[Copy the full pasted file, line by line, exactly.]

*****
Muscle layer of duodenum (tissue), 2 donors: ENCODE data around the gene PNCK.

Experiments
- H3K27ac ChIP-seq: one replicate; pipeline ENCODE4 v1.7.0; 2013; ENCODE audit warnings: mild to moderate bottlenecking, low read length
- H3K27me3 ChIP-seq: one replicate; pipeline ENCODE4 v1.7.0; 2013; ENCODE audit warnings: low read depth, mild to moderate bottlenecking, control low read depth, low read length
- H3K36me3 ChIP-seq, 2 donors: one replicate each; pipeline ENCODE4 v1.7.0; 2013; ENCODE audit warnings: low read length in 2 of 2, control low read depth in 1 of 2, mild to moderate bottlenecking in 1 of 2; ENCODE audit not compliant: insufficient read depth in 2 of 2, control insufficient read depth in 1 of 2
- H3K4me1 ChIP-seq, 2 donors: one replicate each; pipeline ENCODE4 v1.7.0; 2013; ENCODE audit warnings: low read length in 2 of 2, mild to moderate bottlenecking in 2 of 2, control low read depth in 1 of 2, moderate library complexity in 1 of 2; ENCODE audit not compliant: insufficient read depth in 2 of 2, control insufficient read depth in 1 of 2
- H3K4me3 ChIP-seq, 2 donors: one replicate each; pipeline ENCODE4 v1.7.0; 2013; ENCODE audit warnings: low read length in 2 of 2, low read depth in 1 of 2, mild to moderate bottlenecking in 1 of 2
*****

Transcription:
Muscle layer of duodenum (tissue), 2 donors: ENCODE data around the gene PNCK.

Experiments
- H3K27ac ChIP-seq: one replicate; pipeline ENCODE4 v1.7.0; 2013; ENCODE audit warnings: mild to moderate bottlenecking, low read length
- H3K27me3 ChIP-seq: one replicate; pipeline ENCODE4 v1.7.0; 2013; ENCODE audit warnings: low read depth, mild to moderate bottlenecking, control low read depth, low read length
- H3K36me3 ChIP-seq, 2 donors: one replicate each; pipeline ENCODE4 v1.7.0; 2013; ENCODE audit warnings: low read length in 2 of 2, control low read depth in 1 of 2, mild to moderate bottlenecking in 1 of 2; ENCODE audit not compliant: insufficient read depth in 2 of 2, control insufficient read depth in 1 of 2
- H3K4me1 ChIP-seq, 2 donors: one replicate each; pipeline ENCODE4 v1.7.0; 2013; ENCODE audit warnings: low read length in 2 of 2, mild to moderate bottlenecking in 2 of 2, control low read depth in 1 of 2, moderate library complexity in 1 of 2; ENCODE audit not compliant: insufficient read depth in 2 of 2, control insufficient read depth in 1 of 2
- H3K4me3 ChIP-seq, 2 donors: one replicate each; pipeline ENCODE4 v1.7.0; 2013; ENCODE audit warnings: low read length in 2 of 2, low read depth in 1 of 2, mild to moderate bottlenecking in 1 of 2